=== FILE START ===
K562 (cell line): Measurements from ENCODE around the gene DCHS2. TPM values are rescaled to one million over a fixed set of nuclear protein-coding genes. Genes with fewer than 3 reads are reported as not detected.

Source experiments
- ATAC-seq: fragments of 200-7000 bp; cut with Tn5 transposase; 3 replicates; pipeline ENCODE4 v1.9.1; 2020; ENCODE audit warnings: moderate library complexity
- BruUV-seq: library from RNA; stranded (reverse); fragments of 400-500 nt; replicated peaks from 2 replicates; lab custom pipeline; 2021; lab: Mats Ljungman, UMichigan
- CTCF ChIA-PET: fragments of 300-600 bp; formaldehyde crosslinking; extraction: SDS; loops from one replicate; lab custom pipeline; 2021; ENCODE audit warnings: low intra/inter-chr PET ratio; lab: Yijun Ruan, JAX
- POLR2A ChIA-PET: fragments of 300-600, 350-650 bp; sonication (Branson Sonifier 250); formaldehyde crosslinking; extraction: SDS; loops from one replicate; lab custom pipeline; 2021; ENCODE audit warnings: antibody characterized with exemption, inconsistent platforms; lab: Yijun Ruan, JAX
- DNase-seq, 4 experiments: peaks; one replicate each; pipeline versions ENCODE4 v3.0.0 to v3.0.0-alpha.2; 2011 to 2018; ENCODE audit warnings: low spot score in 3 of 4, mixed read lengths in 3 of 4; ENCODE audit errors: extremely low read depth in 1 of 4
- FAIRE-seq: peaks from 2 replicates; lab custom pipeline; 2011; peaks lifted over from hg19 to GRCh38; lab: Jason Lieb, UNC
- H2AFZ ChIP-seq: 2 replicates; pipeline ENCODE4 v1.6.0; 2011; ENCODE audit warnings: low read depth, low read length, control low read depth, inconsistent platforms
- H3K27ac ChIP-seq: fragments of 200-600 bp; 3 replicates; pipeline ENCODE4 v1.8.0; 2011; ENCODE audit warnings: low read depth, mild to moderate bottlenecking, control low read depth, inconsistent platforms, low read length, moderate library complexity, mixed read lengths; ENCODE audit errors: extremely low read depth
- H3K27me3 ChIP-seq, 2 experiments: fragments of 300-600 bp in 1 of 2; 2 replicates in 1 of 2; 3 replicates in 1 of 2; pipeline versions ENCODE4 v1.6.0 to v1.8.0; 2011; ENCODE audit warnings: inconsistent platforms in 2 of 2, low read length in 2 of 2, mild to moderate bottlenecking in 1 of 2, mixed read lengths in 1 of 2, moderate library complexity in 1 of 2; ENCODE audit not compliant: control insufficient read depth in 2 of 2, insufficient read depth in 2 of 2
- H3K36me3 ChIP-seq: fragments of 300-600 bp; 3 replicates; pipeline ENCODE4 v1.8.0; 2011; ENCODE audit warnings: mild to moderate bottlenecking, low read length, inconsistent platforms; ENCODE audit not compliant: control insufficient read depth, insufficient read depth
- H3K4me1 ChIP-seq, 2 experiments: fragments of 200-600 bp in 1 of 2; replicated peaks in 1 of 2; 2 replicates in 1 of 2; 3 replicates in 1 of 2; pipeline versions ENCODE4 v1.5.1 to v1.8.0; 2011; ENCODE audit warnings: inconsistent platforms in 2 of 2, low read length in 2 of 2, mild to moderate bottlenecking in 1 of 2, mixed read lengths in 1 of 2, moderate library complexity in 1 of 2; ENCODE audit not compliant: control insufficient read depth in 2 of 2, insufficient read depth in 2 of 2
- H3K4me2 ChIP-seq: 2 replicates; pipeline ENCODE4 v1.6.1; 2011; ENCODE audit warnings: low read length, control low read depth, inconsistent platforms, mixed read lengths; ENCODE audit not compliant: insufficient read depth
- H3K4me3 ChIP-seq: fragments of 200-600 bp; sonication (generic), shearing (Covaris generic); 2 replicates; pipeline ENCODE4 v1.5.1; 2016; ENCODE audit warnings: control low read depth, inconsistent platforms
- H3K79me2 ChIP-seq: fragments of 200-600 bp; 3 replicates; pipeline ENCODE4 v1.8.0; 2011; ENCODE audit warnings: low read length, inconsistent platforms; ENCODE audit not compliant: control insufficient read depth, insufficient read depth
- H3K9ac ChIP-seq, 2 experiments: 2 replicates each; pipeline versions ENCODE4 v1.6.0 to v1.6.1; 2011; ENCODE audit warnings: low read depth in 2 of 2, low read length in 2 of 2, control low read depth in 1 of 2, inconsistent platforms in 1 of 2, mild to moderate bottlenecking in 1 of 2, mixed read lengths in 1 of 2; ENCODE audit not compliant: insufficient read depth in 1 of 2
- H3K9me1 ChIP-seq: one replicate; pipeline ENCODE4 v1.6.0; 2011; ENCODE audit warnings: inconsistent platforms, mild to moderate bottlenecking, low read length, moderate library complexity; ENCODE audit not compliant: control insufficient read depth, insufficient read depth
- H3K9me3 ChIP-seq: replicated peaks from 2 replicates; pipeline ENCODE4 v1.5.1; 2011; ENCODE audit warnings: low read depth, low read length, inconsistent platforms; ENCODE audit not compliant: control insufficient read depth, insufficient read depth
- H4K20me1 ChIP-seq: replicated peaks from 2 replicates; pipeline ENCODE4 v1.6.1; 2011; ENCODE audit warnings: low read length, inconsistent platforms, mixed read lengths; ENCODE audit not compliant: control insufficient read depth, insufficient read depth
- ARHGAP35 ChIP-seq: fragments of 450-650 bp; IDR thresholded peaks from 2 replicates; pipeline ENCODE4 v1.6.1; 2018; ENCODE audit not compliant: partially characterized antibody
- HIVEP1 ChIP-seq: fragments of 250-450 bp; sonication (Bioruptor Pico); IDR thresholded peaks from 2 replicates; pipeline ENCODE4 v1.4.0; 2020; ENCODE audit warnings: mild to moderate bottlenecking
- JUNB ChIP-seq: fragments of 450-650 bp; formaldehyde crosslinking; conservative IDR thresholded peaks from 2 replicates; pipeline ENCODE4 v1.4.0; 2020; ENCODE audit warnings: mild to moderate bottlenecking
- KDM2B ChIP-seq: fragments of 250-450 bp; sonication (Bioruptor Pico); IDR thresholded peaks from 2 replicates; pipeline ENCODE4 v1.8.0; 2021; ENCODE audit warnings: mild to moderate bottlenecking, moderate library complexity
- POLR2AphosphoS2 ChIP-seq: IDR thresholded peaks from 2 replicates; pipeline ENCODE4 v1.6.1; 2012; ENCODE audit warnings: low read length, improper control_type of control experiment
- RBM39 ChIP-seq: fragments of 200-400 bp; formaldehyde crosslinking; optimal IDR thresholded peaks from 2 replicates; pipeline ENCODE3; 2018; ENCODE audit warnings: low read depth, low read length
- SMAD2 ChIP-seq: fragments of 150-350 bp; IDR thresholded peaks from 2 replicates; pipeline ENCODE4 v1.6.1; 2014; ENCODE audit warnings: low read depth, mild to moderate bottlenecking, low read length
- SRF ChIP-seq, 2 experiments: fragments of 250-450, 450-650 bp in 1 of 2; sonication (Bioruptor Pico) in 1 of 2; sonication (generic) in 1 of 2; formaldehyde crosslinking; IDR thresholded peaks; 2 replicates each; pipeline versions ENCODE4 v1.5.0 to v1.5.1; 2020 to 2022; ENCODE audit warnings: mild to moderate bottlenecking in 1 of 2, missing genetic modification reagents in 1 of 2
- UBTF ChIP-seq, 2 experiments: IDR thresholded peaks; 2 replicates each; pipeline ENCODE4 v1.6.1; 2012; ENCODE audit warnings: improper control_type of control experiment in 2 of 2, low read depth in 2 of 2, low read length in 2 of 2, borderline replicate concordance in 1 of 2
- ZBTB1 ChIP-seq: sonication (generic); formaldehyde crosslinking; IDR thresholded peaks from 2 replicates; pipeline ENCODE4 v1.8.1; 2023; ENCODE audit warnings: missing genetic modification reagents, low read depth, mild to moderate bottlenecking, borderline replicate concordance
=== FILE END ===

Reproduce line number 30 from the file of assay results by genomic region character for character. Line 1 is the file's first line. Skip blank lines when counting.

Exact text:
- ZBTB1 ChIP-seq: sonication (generic); formaldehyde crosslinking; IDR thresholded peaks from 2 replicates; pipeline ENCODE4 v1.8.1; 2023; ENCODE audit warnings: missing genetic modification reagents, low read depth, mild to moderate bottlenecking, borderline replicate concordance